- The Washington Times - Friday, February 9, 2007

ANNAPOLIS — Key Catholic lawmakers in the General Assembly are splitting with major Catholic groups over an attempt to abolish the death penalty in Maryland.

“I know it’s a little inconsistent, but I do feel [the death penalty] is a deterrent,” said Sen. Norman R. Stone Jr., Baltimore County Democrat and a Catholic.

“Maybe you don’t reconcile it until you meet your maker,” said Delegate Susan K. McComas, Harford County Republican and a Catholic who is a member of the House Judiciary Committee.

The Maryland Catholic Conference is supporting a bill to repeal the death penalty this session, but some of its strongest opposition is coming from Catholic lawmakers.

Mr. Stone will weigh the bill with 10 other members of the Senate Judicial Proceedings Committee, including Sen. Alex X. Mooney, Frederick County Republican and the committee’s other Catholic.

Mr. Mooney, who supported a death penalty moratorium in 2003 and has been lobbied by death penalty opponents in past sessions, said he will oppose a repeal this session.

Two Baltimore Democrats proposed a repeal after a Maryland Court of Appeals ruling barred executions until the state develops a protocol for administering lethal injections.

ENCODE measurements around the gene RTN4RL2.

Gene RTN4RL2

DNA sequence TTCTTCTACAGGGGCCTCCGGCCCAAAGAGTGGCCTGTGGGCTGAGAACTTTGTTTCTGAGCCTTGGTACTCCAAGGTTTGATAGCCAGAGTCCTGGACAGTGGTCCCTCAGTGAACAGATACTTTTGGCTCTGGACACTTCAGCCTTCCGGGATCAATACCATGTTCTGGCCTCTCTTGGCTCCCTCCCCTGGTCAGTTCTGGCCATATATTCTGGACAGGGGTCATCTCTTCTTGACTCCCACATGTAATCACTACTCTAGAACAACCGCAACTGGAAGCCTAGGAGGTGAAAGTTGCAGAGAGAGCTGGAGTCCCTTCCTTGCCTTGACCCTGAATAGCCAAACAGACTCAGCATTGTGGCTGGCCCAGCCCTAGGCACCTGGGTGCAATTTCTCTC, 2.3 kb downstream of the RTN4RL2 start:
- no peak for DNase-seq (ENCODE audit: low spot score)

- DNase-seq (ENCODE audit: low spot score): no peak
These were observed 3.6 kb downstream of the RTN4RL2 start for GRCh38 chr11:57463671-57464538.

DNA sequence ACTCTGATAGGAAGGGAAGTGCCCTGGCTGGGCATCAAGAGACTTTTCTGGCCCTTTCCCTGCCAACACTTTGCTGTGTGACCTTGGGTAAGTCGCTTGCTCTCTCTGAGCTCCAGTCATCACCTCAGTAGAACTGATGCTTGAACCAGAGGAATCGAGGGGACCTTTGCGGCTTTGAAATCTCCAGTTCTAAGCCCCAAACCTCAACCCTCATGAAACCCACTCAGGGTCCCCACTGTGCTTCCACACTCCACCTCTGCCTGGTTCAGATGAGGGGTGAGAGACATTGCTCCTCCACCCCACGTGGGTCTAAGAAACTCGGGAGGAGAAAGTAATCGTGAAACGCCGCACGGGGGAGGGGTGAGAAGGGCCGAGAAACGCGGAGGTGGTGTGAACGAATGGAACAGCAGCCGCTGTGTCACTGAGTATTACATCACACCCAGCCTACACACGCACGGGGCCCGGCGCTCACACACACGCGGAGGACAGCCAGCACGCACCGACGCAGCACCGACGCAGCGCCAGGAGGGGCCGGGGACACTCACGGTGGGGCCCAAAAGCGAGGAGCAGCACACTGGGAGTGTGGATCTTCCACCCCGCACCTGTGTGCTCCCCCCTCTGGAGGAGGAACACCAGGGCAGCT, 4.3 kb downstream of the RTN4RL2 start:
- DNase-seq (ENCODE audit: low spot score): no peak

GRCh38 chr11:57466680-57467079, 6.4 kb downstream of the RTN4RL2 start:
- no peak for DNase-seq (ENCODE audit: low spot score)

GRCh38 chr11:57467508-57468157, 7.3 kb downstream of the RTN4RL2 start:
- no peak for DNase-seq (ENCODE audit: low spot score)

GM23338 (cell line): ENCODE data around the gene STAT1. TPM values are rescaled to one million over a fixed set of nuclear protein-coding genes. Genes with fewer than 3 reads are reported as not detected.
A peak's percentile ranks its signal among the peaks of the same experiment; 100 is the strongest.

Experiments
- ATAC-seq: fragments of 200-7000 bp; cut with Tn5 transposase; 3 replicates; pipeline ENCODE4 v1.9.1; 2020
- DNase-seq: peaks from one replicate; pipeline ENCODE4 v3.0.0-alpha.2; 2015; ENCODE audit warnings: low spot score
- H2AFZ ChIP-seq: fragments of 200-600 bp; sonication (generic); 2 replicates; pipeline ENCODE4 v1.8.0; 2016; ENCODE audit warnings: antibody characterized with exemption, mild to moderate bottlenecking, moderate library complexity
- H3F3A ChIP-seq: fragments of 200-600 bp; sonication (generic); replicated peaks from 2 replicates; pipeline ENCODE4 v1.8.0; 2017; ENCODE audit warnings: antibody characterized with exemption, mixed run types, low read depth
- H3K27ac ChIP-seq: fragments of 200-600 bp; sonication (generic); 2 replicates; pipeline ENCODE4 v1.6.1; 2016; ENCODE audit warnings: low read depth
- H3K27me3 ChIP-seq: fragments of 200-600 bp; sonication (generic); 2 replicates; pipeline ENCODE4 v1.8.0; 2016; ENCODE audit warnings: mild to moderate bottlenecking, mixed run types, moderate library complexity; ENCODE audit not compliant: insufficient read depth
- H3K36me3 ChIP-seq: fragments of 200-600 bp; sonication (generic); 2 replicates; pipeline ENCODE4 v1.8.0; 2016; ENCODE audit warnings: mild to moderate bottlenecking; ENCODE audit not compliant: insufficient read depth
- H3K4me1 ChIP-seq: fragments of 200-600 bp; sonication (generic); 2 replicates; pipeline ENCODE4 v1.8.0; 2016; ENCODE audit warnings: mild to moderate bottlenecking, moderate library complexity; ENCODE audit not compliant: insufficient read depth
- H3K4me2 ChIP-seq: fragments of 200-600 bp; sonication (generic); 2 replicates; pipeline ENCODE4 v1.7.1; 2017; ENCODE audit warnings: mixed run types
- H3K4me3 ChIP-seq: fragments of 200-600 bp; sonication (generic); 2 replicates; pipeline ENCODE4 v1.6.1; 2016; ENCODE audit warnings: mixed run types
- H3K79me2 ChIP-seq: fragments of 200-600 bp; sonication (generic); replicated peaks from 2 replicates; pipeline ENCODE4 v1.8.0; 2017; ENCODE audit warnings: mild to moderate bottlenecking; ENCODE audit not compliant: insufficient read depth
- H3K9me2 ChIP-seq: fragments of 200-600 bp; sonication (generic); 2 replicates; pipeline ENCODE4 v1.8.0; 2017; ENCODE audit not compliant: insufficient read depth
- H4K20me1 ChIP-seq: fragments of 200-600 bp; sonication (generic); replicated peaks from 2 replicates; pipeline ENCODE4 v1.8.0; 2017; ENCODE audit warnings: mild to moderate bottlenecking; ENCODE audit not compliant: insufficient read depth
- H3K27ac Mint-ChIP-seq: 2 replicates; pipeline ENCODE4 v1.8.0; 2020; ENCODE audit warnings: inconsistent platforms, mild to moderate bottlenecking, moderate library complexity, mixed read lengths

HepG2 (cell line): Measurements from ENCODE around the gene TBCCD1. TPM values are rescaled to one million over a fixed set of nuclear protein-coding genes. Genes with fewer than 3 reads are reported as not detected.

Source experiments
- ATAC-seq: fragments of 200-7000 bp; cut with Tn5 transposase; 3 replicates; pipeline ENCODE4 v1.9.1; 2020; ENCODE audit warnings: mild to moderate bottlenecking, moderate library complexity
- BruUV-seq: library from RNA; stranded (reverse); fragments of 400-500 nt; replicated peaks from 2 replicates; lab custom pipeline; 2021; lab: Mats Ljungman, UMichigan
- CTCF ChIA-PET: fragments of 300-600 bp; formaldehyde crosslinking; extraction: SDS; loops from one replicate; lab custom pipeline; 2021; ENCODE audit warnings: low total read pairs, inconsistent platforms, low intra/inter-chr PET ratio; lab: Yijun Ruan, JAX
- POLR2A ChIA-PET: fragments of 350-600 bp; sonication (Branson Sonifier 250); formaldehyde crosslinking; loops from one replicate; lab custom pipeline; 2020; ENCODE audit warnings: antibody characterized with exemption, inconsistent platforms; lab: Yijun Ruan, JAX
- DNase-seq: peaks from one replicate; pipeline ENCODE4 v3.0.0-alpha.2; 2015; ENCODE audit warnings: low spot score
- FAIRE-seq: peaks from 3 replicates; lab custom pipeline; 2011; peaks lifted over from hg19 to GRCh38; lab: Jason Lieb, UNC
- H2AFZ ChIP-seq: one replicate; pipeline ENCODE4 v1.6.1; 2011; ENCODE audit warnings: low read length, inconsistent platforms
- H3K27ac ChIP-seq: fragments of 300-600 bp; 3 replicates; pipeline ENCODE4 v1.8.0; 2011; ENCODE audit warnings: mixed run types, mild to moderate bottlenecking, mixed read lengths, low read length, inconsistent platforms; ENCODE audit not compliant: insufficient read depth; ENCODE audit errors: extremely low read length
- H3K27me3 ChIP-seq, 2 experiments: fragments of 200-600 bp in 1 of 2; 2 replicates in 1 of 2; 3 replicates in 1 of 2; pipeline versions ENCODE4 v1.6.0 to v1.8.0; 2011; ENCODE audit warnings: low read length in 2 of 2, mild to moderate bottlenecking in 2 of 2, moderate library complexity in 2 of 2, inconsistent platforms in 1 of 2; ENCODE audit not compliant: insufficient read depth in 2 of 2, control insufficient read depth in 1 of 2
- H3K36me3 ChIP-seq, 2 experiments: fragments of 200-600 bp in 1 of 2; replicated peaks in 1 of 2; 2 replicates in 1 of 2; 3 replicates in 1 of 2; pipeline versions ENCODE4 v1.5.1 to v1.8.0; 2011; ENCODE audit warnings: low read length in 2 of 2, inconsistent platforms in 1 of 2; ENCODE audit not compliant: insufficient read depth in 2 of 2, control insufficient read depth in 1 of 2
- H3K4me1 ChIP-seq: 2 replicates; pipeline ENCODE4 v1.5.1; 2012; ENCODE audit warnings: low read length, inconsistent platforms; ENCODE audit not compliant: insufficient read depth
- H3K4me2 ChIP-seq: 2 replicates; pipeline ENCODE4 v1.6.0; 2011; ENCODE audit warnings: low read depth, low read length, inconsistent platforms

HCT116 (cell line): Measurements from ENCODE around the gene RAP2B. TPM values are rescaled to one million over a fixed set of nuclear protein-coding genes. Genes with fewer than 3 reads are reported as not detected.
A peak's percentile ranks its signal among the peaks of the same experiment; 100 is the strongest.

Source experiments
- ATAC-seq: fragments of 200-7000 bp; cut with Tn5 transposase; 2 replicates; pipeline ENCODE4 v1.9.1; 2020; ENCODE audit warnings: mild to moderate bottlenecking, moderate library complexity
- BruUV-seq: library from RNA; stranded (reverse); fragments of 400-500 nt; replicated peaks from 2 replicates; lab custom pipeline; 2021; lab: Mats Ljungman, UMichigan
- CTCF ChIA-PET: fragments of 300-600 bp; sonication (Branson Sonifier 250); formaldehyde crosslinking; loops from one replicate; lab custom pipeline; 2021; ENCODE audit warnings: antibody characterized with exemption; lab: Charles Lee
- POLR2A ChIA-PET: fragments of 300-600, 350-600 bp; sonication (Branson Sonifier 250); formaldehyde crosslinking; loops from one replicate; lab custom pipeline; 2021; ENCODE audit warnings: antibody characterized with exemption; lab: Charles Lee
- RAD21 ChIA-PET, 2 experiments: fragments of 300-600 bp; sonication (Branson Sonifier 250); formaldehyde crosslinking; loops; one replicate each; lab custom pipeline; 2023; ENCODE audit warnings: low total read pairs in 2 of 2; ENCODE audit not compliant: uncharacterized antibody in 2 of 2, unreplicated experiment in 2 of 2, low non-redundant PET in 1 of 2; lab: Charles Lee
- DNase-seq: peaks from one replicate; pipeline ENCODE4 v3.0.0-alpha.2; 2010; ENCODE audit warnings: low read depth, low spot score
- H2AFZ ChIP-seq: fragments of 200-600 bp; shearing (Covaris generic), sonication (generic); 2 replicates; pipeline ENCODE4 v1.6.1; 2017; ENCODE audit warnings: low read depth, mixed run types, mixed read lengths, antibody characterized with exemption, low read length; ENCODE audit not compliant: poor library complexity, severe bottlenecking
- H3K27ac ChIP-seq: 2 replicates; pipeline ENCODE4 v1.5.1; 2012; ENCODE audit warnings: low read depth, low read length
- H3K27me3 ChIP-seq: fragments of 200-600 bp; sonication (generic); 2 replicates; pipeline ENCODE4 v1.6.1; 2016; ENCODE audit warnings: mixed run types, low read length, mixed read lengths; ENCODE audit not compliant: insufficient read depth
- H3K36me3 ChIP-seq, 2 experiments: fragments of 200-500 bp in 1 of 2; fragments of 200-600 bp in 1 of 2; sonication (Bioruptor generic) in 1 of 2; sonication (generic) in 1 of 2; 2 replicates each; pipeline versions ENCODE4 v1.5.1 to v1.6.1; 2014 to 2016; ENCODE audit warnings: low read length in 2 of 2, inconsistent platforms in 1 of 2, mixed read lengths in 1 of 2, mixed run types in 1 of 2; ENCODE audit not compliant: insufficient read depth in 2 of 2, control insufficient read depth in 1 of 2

Death penalty opponents received a boost when Gov. Martin O’Malley, a Democrat and Catholic, said he would sign a repeal if it reaches his desk.

“It helps give the legislation a head of steam we can build on,” said Richard J. Dowling, executive director of the Maryland Catholic Conference.

Mr. Dowling said he is actively lobbying members of all faiths and remains optimistic that the repeal will move this year.

Mrs. McComas, a ranking minority member of the House Judiciary Committee that must vet the proposal, has spoken with Mr. Dowling about the death penalty, but said she remains steadfast in her support of capital punishment.

“To take that option off the table really tips the balance in favor of some very terrible people,” she said.

Delegate Samuel I. Rosenberg, Baltimore Democrat and lead sponsor of the repeal legislation, said the issue is a “very high priority.”

“We are working with every member to get the votes necessary to pass the [legislation],” he said.

While there might be enough support to move the repeal through the House, Senate Republicans said they have enough votes to kill the proposal in the Senate Judiciary Committee.

Of the 11 members on the Senate committee, six support the death penalty.

If the repeal passes, a pair of Catholic delegates said they will push to have a referendum vote to reinstate the death penalty.

Delegate Patrick L. McDonough, Baltimore County Republican and a Catholic, said he will work with Delegate Richard K. Impallaria, Baltimore County Republican and a Catholic, to reinstate the death penalty if it is repealed.

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